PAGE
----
With the recent announcement of his signing to Young Money, PJ Morton’s career has suddenly been boosted to the next level. Always an undeniable talent who had managed to fall under the radar while choosing to release his projects independently, the major label backing should help him get the attention he deserves. YouKnowIGotSoul caught up with the soul crooner to talk details on his new label situation, how he knew this was the right spot for him, his upcoming EP “Following my First Mind”, working with Maroon 5, and much more.
YouKnowIGotSoul: Talk about your recent signing to Young Money, how the situation came about, and how it feels.
PJ Morton: Well it feels amazing. It’s good to be on a winning team. How it came about, it started a long time ago. Me and Mack Maine, who is the president of Young Money, went to high school together in New Orleans. So the relationship started there and I guess we kinda went separately and did our careers as we’ve done. A mutual friend of ours that went to school with us became a fan of my music and was working with Mack Maine and kinda reintroduced him to me and my music. Mack Maine became a fan and we started talking from there and here we are.
YouKnowIGotSoul: I’ve always heard your name mentioned amongst music fans but more on the underground side of things. Since you’ve got so much talent and you deserve to be heard, do you feel like this signing is validation for you as an artist?
PJ Morton: Yea in a way. I think initially when I started out, I went to every major label like any other artist does and they either didn’t get me at all or felt that I was too different. They felt that it couldn’t sell or something like that, or they wanted to change who I was. I chose the independent route at that point because I wanted to push it as pure as I could. Of course, finding a label as successful as Young Money has been these past few years to say “We believe in you” definitely gives a stamp of validation for sure. It lets me know that I was on the right path all along.
YouKnowIGotSoul: How did you know this was the right spot for you to sign since they are more known for hip-hop? Do you feel like you can be yourself there?
PJ Morton: Yea, I think that’s kinda the misconception about Young Money overall. It’s kind of an old school concept that they have over there in the sense of back in the day, people signed artists that they believed in and they kinda let them do what they do because they already believe as opposed to trying to change who the artist were. Imagine Berry Gordy trying to tell Stevie [Wonder] how to be Stevie. It wouldn’t have been the same. I think as young in hip-hop as Young Money is, they bring that back to the industry. Drake is as is, him and 40 were unkown guys, 40 was an unknown producer, Young Money didn’t try to come in and change that relationship and try to bring in big name producers. Nikki Minaj the same thing, she does what she wants to do, [Lil’] Wayne does what he wants to do. So I think they’re bringing back that “I don’t care” creative attitude back to the industry. That let me know it was definitely the right place. I have full creative control over the music I do, so I knew it was the right spot for me.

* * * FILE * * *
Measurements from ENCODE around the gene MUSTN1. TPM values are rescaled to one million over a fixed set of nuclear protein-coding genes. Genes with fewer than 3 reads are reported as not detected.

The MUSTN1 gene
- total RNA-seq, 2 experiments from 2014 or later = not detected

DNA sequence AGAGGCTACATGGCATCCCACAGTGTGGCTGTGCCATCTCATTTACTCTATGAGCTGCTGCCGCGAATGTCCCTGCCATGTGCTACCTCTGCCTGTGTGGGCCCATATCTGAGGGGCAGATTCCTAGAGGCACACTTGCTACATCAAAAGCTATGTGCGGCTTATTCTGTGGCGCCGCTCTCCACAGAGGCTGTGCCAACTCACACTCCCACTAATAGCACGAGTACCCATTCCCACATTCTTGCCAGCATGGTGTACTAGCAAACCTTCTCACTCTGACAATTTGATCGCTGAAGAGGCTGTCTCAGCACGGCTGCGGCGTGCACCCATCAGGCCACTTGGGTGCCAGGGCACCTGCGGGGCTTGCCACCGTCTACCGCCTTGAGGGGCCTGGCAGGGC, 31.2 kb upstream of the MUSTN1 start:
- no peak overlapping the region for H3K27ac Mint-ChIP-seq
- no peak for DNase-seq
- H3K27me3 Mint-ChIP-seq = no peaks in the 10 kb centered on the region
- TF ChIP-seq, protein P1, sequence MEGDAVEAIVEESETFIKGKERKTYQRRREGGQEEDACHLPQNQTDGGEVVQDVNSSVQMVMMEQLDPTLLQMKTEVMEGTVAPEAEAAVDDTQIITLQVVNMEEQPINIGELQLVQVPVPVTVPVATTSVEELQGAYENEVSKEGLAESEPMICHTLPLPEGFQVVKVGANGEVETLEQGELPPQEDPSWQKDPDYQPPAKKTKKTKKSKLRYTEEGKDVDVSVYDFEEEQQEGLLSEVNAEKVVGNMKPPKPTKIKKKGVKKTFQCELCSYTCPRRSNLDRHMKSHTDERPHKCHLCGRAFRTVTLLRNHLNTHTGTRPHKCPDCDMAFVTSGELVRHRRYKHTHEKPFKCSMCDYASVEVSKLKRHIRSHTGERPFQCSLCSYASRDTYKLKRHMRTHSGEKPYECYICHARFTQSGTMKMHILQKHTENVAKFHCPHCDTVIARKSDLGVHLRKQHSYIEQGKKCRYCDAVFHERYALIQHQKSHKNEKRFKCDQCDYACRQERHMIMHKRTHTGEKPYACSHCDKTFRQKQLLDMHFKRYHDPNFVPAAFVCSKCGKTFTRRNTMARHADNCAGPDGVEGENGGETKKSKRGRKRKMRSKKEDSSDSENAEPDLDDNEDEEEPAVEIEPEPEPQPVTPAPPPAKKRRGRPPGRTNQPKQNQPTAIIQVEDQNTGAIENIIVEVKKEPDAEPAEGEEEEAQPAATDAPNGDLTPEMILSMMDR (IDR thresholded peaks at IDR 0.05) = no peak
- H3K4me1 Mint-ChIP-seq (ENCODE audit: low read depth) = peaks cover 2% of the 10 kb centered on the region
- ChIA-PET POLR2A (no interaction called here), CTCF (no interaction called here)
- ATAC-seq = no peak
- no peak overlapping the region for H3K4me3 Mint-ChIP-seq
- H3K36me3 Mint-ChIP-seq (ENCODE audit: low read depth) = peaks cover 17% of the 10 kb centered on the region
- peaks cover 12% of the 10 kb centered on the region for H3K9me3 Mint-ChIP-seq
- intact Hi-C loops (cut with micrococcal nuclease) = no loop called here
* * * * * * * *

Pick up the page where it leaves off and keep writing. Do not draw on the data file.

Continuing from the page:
YouKnowIGotSoul: I just read you were working on a new EP called “Following My First Mind”. What can we expect to find on there?
PJ Morton: It’s going to be a special record, there’s going to be some features, of course some from the YMCMB family. The same things I’ve been doing as far as instrumentation, just growing it, and stretching those creative boundaries. There’s going to be a lot of hard beats on there with the melodic string sections and me still playing piano and doing that type of thing. I’m excited about it though because I think it’s going to be, especially after the Maroon 5 thing, a mix of all of the things that I’ve been involved in. It will definitely be something different for the industry. “Following my First Mind”, that title is kinda my mantra right now. As creative beings I think we often hear something one way and second guess it for whatever reason, people will look at you or finances that will stop you from doing it as big as you want to do it. I think we need to get back to that mantra of doing exactly what we hear because that’s what makes us exactly who we are. That’s definitely how I’m approaching the music this time around, as I always have, but this time being more clear about that. Even in the new situation knowing that I’ll follow my first mind on this music that I hear and do what feels good to me and just pray that other people dig it!
YouKnowIGotSoul: You have the single out “Built for Love” with Jazmine Sullivan. Talk about that collaboration and how the song was created.
PJ Morton: It was an old school song that I had that I felt was a true representation of a lot of relationships that I see going on including stuff I’ve been through in my own relationships in life. It was that old school feeling and I definitely wanted somebody on the song that was the real thing. Jazmine reminds me of Aretha or Gladys, who’s not Neo-Soul, she’s not a new soul type of thing, she’s like a continuation of those old school soul artists. I didn’t want anybody else but her on the song. I reached out to her. We’ve been associates for several years now, so she was down. She wrote her verse and killed it; I love how it came out. I wanted it to have a classic soul feel and it definitely what we accomplished on that.